Goplay designs and manufactures specialised playground equipment for indoor play centres, hotels, food chains, clubs and resorts. If our years of experience and dedication have taught us one thing,…read more
Uluru resort stands down hundreds of workers due to Coronavirus restrictions and downturn
The largest tourism accommodation provider for Uluru Kata Tjuta National Park says it has stood down hundreds of staff in response to the Coronavirus pandemic.
Voyages Indigenous Tourism Australia, the company that operates the Uluru resort on behalf of the Indigenous Land and Sea Corporation, said it usually employed more than 1,000 workers across the site.
Explaining the move, Voyages Chief Executive, Grant Hunt stated “these are unprecedented times and we don't have a playbook for this.
"I just find this gut wrenching, it's heartbreaking.
"The individual toll that this will take on people and families is absolutely immense.
"I just encourage people to have compassion and to see the human side of all this."
Hunt said more than 500 staff had lost their jobs - 363 of these workers remained employees but were stood down, 118 seasonal workers resigned and the rest were made redundant.
Hunt advised “most of them will remain on site for the duration and we're hoping to bring them back as soon as we possibly can.
Voyages operates most of the accommodation in the town of Yulara, which is on the doorstep of Uluru Kata Tjuta National Park.
The park closed to visitors last week and strict COVID-19 border controls mean anyone arriving in the Northern Territory must self-quarantine for 14 days.
Hunt said many of his staff held visas that were ineligible under subsidy schemes such as the JobKeeper payments, adding “they've got nowhere to go, this is their home - so we're trying to make it as comfortable and easy for them as possible.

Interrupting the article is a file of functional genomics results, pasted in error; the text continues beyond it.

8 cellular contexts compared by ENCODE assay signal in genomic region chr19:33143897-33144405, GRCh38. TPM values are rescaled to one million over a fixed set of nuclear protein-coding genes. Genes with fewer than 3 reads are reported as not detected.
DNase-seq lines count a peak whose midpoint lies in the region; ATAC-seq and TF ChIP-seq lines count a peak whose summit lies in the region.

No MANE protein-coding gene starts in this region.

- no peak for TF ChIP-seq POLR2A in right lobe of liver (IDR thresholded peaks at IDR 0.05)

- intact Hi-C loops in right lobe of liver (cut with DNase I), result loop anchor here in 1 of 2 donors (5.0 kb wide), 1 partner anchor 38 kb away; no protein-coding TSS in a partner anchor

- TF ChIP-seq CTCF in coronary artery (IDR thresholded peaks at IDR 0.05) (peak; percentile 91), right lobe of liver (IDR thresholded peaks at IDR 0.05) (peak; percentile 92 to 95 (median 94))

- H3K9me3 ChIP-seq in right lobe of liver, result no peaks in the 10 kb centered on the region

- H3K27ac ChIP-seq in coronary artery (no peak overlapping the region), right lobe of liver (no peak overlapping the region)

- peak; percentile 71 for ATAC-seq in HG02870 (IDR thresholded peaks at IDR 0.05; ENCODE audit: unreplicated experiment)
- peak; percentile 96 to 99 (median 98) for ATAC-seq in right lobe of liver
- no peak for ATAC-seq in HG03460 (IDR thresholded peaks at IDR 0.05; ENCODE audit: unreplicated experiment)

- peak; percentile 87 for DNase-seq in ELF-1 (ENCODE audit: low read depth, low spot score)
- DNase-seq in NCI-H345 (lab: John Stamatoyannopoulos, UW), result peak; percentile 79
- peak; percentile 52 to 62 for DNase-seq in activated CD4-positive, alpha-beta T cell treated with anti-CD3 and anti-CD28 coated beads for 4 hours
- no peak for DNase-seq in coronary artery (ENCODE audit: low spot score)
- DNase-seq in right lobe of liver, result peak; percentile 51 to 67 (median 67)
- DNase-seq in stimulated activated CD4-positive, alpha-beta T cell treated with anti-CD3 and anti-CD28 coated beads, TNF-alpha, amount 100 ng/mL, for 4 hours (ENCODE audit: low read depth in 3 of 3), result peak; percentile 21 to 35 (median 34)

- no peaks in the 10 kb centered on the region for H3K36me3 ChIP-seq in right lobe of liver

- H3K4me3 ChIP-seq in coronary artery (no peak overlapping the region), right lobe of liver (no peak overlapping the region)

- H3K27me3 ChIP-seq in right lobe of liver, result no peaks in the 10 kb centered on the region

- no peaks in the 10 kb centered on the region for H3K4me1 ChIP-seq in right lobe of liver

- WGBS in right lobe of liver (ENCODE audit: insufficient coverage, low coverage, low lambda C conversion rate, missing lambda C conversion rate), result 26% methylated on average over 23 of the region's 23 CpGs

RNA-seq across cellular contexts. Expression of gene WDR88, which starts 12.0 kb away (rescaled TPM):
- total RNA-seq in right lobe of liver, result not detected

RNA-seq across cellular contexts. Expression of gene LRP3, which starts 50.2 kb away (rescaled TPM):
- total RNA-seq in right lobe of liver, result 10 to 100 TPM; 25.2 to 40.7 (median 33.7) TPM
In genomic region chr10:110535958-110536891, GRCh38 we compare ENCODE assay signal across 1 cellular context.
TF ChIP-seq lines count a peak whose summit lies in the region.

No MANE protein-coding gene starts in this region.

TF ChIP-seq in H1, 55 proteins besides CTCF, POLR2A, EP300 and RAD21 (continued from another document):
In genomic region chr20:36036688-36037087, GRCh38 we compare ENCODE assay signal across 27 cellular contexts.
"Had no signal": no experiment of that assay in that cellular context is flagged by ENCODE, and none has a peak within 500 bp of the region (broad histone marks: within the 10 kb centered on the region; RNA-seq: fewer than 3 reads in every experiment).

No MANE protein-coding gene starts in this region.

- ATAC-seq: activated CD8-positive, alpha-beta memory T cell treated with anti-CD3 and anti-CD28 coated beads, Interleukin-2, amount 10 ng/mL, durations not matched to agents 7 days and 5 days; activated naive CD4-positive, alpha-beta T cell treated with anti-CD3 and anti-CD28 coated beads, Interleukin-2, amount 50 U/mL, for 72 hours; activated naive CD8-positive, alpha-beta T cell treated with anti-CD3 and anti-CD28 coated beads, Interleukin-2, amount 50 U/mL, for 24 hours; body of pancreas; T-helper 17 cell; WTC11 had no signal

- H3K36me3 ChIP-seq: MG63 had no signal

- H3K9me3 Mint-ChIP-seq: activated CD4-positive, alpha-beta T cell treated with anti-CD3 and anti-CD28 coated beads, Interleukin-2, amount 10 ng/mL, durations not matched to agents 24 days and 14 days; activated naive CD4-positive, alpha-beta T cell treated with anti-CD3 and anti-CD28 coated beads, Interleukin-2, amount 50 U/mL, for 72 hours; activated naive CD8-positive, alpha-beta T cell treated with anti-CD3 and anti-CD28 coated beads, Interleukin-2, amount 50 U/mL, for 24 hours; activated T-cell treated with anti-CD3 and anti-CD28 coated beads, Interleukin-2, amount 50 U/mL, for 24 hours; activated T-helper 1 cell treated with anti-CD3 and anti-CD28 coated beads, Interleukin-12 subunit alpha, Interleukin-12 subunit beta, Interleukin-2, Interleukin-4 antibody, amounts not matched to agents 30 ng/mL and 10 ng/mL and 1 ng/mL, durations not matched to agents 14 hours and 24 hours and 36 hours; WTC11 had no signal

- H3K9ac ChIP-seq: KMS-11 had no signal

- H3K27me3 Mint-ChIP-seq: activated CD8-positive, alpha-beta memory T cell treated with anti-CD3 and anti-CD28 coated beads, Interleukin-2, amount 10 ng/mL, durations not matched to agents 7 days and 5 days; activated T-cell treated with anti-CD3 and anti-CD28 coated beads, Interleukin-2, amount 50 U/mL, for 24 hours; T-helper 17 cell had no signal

Hunt said the resort had also waived rent payments for remaining staff and commercial operators at the site but advised the redundancies were necessary because the company anticipated the recovery from the pandemic would take years.
He concluded “for us this is a multi-year recovery.
"It will take us a very long time to get back to the sorts of occupancies and staffing levels that we were seeing prior to the crisis."
4th April 2020 - Kakadu Tourism closes facilities in response to COVID-19
24th March 2020 - Up to 300,000 hospitality jobs set to be lost across Australia
21st March 2020 - One million jobs a day being lost due to Coronavirus pandemic
31st January 2020 - Coronavirus declared global health emergency by World Health Organization
26th October 2019 - Uluru climb closes as hundreds scale sacred site on final day
19th July 2019 - Uluru blimp loss shows attractions operators need a ‘Plan B’
27th June 2019 - Rise in visitors to Uluru in advance of climbing ban
5th July 2018 - Japanese tourist dies during Uluru climb
1st November 2017 - Climbing Uluru to be banned from October 2019
9th July 2015 - Big ideas welcomed for Uluru tourism
21st January 2014 - Balloon flights proposed as safe alternative to climbing Uluru
29th October 2012 - Uluru climb numbers decline
18th January 2010 - Uluru closure conditions ‘disappointing’
14th July 2009 - Uluru Management Plan Needs Partnership Approach
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